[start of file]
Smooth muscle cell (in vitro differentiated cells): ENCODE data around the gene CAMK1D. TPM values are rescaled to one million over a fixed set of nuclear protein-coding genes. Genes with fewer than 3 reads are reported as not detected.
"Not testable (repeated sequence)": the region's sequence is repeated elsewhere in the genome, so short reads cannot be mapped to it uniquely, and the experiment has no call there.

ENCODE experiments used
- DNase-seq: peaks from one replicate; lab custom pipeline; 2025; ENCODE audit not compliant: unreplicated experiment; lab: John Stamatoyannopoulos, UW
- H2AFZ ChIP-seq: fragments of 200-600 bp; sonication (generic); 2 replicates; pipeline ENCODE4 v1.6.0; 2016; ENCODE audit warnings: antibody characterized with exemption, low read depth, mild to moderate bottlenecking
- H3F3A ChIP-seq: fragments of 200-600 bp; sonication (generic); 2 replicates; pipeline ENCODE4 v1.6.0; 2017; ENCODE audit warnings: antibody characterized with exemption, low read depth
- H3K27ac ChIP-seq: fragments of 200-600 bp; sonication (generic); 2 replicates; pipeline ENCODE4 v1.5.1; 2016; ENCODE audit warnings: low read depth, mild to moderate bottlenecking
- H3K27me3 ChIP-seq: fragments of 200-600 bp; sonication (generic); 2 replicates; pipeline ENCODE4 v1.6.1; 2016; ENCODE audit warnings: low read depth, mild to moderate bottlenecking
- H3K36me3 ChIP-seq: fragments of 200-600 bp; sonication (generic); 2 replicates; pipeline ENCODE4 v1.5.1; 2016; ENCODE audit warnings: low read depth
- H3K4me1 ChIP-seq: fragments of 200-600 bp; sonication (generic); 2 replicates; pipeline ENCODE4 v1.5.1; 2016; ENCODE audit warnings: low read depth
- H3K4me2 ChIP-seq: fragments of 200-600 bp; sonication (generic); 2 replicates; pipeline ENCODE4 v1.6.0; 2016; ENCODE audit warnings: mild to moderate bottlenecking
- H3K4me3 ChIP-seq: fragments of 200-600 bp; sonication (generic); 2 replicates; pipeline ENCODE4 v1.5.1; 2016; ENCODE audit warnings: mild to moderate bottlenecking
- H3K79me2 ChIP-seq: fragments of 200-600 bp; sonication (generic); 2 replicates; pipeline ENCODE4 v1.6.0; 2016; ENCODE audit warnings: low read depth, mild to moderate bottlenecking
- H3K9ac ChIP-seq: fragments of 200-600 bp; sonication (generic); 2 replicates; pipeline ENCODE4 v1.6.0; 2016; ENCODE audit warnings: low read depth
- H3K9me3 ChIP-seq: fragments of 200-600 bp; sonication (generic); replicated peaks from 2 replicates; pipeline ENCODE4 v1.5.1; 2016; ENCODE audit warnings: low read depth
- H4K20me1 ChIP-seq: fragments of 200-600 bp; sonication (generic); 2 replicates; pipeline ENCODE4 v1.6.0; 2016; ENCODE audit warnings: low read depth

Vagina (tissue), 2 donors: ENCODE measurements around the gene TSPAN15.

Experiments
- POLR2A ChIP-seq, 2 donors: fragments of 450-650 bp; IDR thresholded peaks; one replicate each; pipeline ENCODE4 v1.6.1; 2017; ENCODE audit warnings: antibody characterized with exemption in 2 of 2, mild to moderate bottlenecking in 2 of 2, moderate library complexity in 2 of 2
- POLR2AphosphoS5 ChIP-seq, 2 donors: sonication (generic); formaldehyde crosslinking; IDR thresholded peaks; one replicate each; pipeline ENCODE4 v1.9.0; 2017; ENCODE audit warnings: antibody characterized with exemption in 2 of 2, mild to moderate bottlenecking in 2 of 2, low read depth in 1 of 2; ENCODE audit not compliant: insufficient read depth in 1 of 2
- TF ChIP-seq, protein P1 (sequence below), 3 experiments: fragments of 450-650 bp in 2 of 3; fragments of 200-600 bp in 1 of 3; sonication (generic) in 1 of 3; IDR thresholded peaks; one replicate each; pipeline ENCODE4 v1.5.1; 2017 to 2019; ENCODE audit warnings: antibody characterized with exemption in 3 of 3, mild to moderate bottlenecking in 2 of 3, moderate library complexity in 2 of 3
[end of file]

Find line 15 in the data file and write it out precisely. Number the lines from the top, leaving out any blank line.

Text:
- H3K9me3 ChIP-seq: fragments of 200-600 bp; sonication (generic); replicated peaks from 2 replicates; pipeline ENCODE4 v1.5.1; 2016; ENCODE audit warnings: low read depth